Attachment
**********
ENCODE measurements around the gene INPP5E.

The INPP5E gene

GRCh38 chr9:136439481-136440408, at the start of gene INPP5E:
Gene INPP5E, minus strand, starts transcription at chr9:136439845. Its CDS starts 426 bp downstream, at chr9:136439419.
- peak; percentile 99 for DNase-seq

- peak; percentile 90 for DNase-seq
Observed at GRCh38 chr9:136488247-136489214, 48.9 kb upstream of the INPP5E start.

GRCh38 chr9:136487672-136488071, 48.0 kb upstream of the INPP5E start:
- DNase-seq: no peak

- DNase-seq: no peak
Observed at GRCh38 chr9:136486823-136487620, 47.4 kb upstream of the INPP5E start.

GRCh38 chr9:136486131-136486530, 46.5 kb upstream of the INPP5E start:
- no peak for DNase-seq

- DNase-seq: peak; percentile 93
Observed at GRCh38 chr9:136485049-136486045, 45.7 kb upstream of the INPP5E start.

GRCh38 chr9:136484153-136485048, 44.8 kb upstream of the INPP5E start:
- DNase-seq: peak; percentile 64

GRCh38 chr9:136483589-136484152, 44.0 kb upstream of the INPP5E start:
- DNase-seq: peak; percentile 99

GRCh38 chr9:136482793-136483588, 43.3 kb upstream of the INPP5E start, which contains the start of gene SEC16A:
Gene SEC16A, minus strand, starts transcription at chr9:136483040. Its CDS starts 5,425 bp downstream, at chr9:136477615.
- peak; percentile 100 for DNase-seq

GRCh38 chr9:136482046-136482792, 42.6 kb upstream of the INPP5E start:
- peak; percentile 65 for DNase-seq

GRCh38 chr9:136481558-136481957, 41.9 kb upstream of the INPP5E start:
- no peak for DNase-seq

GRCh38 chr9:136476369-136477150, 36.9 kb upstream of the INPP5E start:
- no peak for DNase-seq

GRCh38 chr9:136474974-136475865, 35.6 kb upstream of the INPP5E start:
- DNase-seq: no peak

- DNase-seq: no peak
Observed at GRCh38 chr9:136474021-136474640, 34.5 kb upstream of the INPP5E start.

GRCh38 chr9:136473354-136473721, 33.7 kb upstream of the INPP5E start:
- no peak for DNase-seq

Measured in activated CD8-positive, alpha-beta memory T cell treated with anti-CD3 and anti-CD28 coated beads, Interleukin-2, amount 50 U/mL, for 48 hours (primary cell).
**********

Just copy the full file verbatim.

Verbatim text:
ENCODE measurements around the gene INPP5E.

The INPP5E gene

GRCh38 chr9:136439481-136440408, at the start of gene INPP5E:
Gene INPP5E, minus strand, starts transcription at chr9:136439845. Its CDS starts 426 bp downstream, at chr9:136439419.
- peak; percentile 99 for DNase-seq

- peak; percentile 90 for DNase-seq
Observed at GRCh38 chr9:136488247-136489214, 48.9 kb upstream of the INPP5E start.

GRCh38 chr9:136487672-136488071, 48.0 kb upstream of the INPP5E start:
- DNase-seq: no peak

- DNase-seq: no peak
Observed at GRCh38 chr9:136486823-136487620, 47.4 kb upstream of the INPP5E start.

GRCh38 chr9:136486131-136486530, 46.5 kb upstream of the INPP5E start:
- no peak for DNase-seq

- DNase-seq: peak; percentile 93
Observed at GRCh38 chr9:136485049-136486045, 45.7 kb upstream of the INPP5E start.

GRCh38 chr9:136484153-136485048, 44.8 kb upstream of the INPP5E start:
- DNase-seq: peak; percentile 64

GRCh38 chr9:136483589-136484152, 44.0 kb upstream of the INPP5E start:
- DNase-seq: peak; percentile 99

GRCh38 chr9:136482793-136483588, 43.3 kb upstream of the INPP5E start, which contains the start of gene SEC16A:
Gene SEC16A, minus strand, starts transcription at chr9:136483040. Its CDS starts 5,425 bp downstream, at chr9:136477615.
- peak; percentile 100 for DNase-seq

GRCh38 chr9:136482046-136482792, 42.6 kb upstream of the INPP5E start:
- peak; percentile 65 for DNase-seq

GRCh38 chr9:136481558-136481957, 41.9 kb upstream of the INPP5E start:
- no peak for DNase-seq

GRCh38 chr9:136476369-136477150, 36.9 kb upstream of the INPP5E start:
- no peak for DNase-seq

GRCh38 chr9:136474974-136475865, 35.6 kb upstream of the INPP5E start:
- DNase-seq: no peak

- DNase-seq: no peak
Observed at GRCh38 chr9:136474021-136474640, 34.5 kb upstream of the INPP5E start.

GRCh38 chr9:136473354-136473721, 33.7 kb upstream of the INPP5E start:
- no peak for DNase-seq

Measured in activated CD8-positive, alpha-beta memory T cell treated with anti-CD3 and anti-CD28 coated beads, Interleukin-2, amount 50 U/mL, for 48 hours (primary cell).